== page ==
Thursday, March 16, 2017

The Crew's Room

The newly renovated Crew’s Room was opened late last year. The Crew’s Room serves as a dedication to all former crewmembers of the USS Missouri and is open to all guests of the Battleship Missouri Memorial. It is a reflection of the crewmembers’ experiences and showcases the keepsakes they saved in remembrance of their time aboard.

With an emphasis on preservation, the exhibit’s focus is as seen from the perspectives and personal experiences of those who constructed and served aboard the battleship from World War II through Operation Desert Storm.
The Crew's Room utilizes historic images, video and personal “keepsakes” to illustrate and enliven the story of the world’s last active-service battleship as seen through the eyes and remembered by the three generations of Americans who worked and lived aboard.

It is designed to offer visitors a clearer understanding and personal appreciation for the experience of life at sea, far from home, in times of war and peace. By the use of and focus on a careful selection of personal keepsakes donated by former crewmembers, visitors gain their own personal insight into the nature and significance of personal experience and remembrance, and a more intimate and meaningful appreciation of history.

Here are a few examples of artifacts found in the our Crew’s Room.



Program booklet for the Commissioning ceremony of USS Missouri in New York kept by S1c Stephen Pahulick, Commissioning Plankowner who served in 4th Division, Gunnery Department.



“Buster” Campbell, ship’s baker, wrote to his wife about the surrender ceremony that he watched, with camera in hand, from his vantage point in the starboard rangefinder window of turret 2 overlooking the surrender table. 



    The “souvenir of the signing of the surrender…” was provided to Pearl Harbor shipyard workers during Missouri’s stop in Hawaii enroute home from Tokyo Bay. The small piece of teak is from the deck where the surrender was signed.


Ensign John C. Barron of 2nd Division, kept this and other radio communications as vivid reminders of his war-time service abroad Missouri. Note: this original radiogram includes the abbreviated term for “Japanese” that was used in communications during the war-time propaganda, and was increasingly used in language as a racial slur. It is included here as historical reference only.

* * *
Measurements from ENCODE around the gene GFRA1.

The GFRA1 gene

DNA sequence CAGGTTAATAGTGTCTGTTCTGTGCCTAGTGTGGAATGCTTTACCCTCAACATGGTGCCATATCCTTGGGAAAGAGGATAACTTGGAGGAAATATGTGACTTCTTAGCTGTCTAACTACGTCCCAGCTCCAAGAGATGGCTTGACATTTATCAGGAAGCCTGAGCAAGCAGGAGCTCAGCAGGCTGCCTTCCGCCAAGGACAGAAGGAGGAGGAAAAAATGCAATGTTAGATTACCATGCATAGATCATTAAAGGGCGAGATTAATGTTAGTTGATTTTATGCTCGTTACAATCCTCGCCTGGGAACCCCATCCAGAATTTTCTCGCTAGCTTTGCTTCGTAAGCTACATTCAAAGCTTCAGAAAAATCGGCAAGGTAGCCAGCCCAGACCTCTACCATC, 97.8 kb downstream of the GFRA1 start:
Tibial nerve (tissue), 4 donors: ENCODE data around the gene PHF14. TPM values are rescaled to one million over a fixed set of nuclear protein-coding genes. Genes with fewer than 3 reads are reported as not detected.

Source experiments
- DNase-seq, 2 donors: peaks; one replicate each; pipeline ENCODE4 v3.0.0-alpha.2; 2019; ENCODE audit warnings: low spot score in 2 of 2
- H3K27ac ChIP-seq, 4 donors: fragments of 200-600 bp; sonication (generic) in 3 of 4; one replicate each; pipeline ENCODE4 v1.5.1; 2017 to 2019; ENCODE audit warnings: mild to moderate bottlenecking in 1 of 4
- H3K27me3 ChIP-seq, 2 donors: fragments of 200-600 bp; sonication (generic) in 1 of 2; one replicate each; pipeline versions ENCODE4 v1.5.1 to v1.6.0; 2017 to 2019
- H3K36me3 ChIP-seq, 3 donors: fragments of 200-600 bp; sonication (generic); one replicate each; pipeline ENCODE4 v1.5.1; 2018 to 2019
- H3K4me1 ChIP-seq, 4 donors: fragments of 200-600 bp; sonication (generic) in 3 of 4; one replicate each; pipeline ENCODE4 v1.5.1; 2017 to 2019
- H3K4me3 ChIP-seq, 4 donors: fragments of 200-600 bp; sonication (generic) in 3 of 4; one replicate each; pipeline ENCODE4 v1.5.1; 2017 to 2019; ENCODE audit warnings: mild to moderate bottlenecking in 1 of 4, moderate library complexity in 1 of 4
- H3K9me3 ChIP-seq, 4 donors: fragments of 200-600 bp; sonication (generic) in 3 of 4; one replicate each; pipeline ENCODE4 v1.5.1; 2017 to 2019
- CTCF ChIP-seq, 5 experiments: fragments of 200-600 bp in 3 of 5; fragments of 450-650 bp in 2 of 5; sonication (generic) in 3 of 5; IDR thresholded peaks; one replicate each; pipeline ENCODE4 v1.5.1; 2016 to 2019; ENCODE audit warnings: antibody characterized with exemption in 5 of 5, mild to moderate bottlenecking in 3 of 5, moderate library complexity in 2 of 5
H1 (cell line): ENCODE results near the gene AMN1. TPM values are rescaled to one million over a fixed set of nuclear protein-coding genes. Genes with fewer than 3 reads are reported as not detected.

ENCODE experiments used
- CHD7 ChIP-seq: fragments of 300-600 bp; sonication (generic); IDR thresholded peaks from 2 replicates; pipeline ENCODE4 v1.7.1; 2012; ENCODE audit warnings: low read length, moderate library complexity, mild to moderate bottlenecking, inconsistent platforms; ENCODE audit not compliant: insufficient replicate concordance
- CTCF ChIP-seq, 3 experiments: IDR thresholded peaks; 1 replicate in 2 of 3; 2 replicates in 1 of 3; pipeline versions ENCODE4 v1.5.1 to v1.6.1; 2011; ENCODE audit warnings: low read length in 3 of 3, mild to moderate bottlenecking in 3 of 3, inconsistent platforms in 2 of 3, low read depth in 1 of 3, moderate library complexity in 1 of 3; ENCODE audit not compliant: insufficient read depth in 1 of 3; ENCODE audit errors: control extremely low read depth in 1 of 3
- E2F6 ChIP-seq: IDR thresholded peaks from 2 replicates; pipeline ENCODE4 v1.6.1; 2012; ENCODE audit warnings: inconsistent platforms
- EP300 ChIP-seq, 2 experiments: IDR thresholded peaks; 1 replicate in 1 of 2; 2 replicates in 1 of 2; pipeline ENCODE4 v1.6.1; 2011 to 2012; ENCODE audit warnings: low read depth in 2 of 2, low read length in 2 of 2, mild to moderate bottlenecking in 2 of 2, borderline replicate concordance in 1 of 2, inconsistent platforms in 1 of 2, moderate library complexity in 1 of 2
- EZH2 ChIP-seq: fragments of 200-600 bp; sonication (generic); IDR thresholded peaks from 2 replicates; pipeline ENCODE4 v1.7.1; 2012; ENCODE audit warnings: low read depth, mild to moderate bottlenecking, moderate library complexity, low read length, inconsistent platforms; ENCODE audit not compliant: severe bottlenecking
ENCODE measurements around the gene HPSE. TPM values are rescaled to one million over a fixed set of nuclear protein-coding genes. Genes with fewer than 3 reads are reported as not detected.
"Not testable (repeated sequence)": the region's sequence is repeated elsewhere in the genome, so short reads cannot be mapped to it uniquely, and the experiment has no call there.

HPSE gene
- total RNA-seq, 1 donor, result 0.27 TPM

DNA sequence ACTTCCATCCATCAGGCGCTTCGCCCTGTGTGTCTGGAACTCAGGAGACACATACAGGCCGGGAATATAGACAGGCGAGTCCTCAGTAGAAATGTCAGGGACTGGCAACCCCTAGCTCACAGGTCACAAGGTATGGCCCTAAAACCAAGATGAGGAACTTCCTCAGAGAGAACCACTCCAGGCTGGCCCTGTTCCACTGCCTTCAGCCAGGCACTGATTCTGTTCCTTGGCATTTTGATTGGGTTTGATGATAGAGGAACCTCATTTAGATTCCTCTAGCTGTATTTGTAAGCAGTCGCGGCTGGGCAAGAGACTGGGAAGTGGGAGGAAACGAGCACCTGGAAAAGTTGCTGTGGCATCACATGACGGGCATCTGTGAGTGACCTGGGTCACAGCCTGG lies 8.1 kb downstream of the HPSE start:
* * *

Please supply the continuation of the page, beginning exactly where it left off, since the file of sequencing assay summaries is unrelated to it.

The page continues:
WT1c Ernest “Ernie” Thompson of B Division, found time in the midst of war to file down a stainless steel nut into this ring, a keepsake he kept as a reminder of his service aboard Missouri during World War II.


MM3 Patrick Allen, a member of M Division, spent most of his waking hours in #2 Engine Room. This letter home gives a taste of his life at sea aboard Missouri in the midst of Operation Desert Storm.

Friday, February 17, 2017

A Class of Their Own: The Four Iowa-class Battleships

The Iowa-class battleships were a class of 6 fast battleships ordered by the United States Navy in 1939 and 1940 to aid the Fast Carrier Task Forces that would operate during World War II. Four were completed- the USS Iowa, USS New Jersey, USS Missouri, and the USS Wisconsin. Two were laid down, but not completed – the USS Illinois and the USS Kentucky. Between the mid- 1940’s and the early 1990’s, the Iowa class battleships fought in a total of four major United States wars.  


(Ship closest to the camera is Iowa (BB-61). The others are (from near to far): Wisconsin (BB-64); Missouri (BB-63) and New Jersey (BB-62).

The Iowa-class battleships are the largest and last U.S. battleships to have ever been produced. Manufactured from the same design, all four ships carry the same characteristics with very minor differences on the armor. They all have three 16 inch triple gun turrets with 50 caliber guns that are the biggest the U.S. has ever built and can go as far as 23 miles using pin point accuracy with projectiles weighing 2,700 pounds at high capacity- 2 rounds per minute per gun. In addition they hold another twelve, 5 inch caliber guns in six dual mounts that can range up to 9 miles with projectiles weighing 55 pounds; shooting 15 rounds per minute per gun.